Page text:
Reforming What? Getting to the Heart of the Reformation

11.21.17 | Theology | by Michael Mills

Reforming What? Getting to the Heart of the Reformation

    This fall marked the 500th year anniversary of the beginning of the Protestant Reformation. There was a lot of celebration and discussion about the Reformation, the reformers, and especially reformed doctrine or teaching, which is often summarized in the “Five Solas” (Sola Scriptura, Sola Fide, Sola Gratia, Solus Christus, Soli Deo Gloria).

    I am a history buff, especially when it comes to church history, and I love the Reformation. No doubt, October 31, 1517 was a very significant day; one that launched a transition, not just in church history, but world history for which we are all indebted.

    However, I think people tend to forget what the core of the Reformation was all about. The very word reform means literally to refashion or to fix something from its present form, often times to bring it back to its original, intended form. Reform becomes necessary when something loses its way or gets corrupted, polluted, or perverted.

    What then were the reformers trying to reform? The church! The controversy at the heart of the Reformation was the biblical definition of the church, a.k.a ecclesiology. Ecclesiology simply answers the questions: who and what is the church, and what is it called to be and to do? From the ancient world, various corruptions and perversions had crept into the church, and there were various attempts at reform which were often met with resistance and quickly shut down by those in power. Corruption was at a near all-time high when Luther, rather casually, stepped out and nailed his 95 theses on the church door in Wittenberg. His primary concern was to reform some elements within the church, which for Luther, primarily had to do with indulgences. I don’t think Luther understood at the time just how corrupt the church was, and I don’t think he understood what impact he would eventually have in opening the door for reform.

    However, we need to remember that the Reformation was just that; a movement which opened the door for reform, and we ought to be grateful. But neither Luther, nor Zwingli, nor Calvin, nor any other hero of that time reformed the church. Sure, the church of Rome ended up reforming at some levels, but the reformers quickly broke from the Catholic church to eventually put in place what they considered to be true biblical Christian practice; and they disagreed as much as they agreed as to what needed to be reformed and what that true form should be.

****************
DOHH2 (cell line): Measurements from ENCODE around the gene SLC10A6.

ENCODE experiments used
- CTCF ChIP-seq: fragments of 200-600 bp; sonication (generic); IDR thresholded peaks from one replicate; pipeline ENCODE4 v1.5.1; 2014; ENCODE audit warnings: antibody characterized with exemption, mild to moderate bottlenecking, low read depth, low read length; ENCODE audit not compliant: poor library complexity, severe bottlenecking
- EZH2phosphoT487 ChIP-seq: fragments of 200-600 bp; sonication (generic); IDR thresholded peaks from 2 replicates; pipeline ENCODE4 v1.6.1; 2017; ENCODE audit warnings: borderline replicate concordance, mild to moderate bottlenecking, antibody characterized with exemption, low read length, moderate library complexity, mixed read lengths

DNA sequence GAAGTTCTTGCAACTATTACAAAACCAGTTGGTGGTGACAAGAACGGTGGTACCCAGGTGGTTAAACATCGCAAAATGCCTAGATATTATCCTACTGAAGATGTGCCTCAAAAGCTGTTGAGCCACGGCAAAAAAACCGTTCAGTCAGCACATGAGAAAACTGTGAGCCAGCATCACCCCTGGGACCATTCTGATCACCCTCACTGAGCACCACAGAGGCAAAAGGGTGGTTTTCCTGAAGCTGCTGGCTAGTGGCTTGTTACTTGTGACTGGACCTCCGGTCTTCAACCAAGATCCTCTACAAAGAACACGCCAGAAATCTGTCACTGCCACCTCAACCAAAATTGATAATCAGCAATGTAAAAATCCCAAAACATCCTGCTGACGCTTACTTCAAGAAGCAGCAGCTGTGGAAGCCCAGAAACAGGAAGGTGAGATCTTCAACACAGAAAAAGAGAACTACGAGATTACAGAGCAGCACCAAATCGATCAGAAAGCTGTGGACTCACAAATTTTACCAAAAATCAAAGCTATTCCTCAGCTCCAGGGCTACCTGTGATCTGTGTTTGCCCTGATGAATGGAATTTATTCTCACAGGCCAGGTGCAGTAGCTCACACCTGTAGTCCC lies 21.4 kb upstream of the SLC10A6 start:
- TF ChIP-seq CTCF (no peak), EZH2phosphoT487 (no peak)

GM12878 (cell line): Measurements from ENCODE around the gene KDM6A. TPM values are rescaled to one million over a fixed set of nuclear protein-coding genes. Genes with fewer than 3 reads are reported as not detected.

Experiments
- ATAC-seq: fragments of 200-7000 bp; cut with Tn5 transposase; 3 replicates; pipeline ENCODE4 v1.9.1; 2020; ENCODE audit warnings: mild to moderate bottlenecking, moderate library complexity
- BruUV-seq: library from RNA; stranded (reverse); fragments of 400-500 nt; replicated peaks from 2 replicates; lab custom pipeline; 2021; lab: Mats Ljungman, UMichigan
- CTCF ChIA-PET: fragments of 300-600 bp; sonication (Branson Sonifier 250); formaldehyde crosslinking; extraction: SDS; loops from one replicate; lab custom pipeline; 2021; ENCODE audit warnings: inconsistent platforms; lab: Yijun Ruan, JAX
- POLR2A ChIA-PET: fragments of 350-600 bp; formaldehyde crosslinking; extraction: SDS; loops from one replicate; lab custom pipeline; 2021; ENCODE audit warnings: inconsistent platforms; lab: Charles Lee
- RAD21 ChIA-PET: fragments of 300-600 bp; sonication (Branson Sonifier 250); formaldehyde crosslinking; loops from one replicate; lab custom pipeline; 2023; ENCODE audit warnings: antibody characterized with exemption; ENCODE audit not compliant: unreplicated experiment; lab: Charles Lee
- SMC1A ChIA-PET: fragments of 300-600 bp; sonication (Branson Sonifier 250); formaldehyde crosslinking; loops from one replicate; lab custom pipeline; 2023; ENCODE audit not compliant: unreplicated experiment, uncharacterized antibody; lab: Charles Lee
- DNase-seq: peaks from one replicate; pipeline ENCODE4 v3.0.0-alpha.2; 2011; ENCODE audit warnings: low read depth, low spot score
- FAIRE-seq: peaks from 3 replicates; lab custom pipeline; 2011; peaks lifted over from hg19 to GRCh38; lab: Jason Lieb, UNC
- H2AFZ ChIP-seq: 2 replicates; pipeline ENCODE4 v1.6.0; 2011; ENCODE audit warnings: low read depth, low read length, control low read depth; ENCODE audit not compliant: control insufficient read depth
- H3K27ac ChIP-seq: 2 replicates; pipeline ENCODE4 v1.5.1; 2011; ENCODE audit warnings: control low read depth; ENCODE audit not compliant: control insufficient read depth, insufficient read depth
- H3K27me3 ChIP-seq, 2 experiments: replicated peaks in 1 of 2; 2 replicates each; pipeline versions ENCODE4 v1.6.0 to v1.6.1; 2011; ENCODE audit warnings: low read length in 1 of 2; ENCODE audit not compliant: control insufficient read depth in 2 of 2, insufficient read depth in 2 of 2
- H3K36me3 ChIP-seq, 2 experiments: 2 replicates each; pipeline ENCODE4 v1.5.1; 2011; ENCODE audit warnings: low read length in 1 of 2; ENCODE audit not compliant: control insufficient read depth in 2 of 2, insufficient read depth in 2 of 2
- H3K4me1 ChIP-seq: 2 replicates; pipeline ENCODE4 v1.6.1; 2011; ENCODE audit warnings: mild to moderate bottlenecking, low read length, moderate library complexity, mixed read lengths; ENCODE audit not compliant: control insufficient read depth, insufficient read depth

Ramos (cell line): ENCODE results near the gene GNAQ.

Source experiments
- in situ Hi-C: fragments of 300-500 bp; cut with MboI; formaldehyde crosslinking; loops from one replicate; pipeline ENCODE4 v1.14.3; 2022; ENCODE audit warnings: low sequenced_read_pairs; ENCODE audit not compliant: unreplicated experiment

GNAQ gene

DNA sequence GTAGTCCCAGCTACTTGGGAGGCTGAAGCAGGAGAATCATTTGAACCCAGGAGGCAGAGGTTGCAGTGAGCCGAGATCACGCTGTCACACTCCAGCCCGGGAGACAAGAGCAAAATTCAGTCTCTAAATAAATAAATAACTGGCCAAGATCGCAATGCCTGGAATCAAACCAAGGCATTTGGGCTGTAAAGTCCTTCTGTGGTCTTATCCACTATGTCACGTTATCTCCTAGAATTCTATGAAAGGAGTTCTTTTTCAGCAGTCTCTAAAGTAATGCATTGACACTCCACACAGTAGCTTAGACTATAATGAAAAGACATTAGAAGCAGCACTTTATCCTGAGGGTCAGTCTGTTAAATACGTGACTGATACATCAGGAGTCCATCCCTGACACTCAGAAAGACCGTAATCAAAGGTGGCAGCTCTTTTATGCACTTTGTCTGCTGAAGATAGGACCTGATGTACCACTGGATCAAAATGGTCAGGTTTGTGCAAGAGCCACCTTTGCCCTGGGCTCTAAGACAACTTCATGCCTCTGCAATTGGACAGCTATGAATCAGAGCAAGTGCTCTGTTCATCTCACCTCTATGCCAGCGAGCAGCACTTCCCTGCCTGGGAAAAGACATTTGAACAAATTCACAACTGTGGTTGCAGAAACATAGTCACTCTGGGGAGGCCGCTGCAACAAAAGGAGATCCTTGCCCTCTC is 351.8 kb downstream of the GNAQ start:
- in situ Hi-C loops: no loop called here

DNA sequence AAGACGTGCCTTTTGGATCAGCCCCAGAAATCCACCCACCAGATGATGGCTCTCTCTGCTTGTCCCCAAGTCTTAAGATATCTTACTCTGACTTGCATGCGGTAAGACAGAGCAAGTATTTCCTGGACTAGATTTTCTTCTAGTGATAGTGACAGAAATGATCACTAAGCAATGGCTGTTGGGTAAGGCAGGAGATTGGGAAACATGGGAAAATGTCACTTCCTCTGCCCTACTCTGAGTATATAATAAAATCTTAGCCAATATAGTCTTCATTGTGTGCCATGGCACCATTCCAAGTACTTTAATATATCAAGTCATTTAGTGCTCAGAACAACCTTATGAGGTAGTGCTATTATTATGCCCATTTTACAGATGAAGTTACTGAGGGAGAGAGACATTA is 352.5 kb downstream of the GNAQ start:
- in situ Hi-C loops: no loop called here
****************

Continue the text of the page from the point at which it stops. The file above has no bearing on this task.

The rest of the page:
In short, the reformation did not reform the Church, rather, it opened the door for reformation, and generated many churches who claimed to be the true church. This fragmentation was one of the primary criticisms thrown at the reformers by the Catholic church. The great blessing was the freedom to now go back to the Scriptures without major restraint to define true biblical ecclesiology. Of course, as a result of that liberty, we are going to see some major distortions and a lot of fragmentation, but also, we are going to see some valid representations. One of the mottos of the reformers was to keep on reforming. This is something I feel most people who call themselves “reformed” forget. In their minds, church history goes a little something like this: the ancient church had it right; the medieval church messed it all up; the reformers brought it all back; let’s not mess it up again.

    And the way they feel we can best preserve the church, is by holding fast to the Reformation itself. But truthfully, the ancient church did not have it all figured out, and the medieval church was not all a big mess, and the Reformation most certainly did not fix it all or bring it all back. And furthermore, our goal should not be to uphold and preserve the Reformation or reformed doctrine as if at that point in history they figured it all out. They didn’t; they simply started the process of helping us get back, and because of the rapid changes that were going on at the time, there were many things that were set in stone prematurely. No one can answer the question of when the Reformation truly ended, because it never did. It simply fizzled out because we became content with our “churches” which were no longer warring to the point of bloodshed, and could live side by side.

    If we can take anything from the Reformation, it’s that we should never stop reforming. And we need to remember that being a true reformer is not about preserving reformed doctrine or upholding the Reformation, or any other period in church history as the standard (otherwise we become no different than the Catholic church, subject to a system and a tradition above the Word of God). It’s about preserving biblical authority and being willing to always go back to Scripture alone (sola scriptura) as our standard for defining who and what the church is, and what we are called to be and to do.

    In Matthew 16, our Lord said in response to Peter's great confession, “I will build my church, and the gates of Hades shall not prevail against it.”

    Here, we have the first instance in recorded history of Jesus using the term “church” (ekklesia) in reference to the church. While Jesus does not here reveal the depths of ecclesiology, we do know from this passage that: the church He is speaking of is His, He is its builder, and there is nothing that will be able stop it.

    I then leave you with these three fundamental questions, which I consider to be at the very heart of biblical ecclesiology, and which we should never tire of asking:

    1. What is Jesus building, and why?
    2. How is He building it?
    3. How do we know?

    Soli Deo Gloria!
    In Him, your fellow worker,
    Michael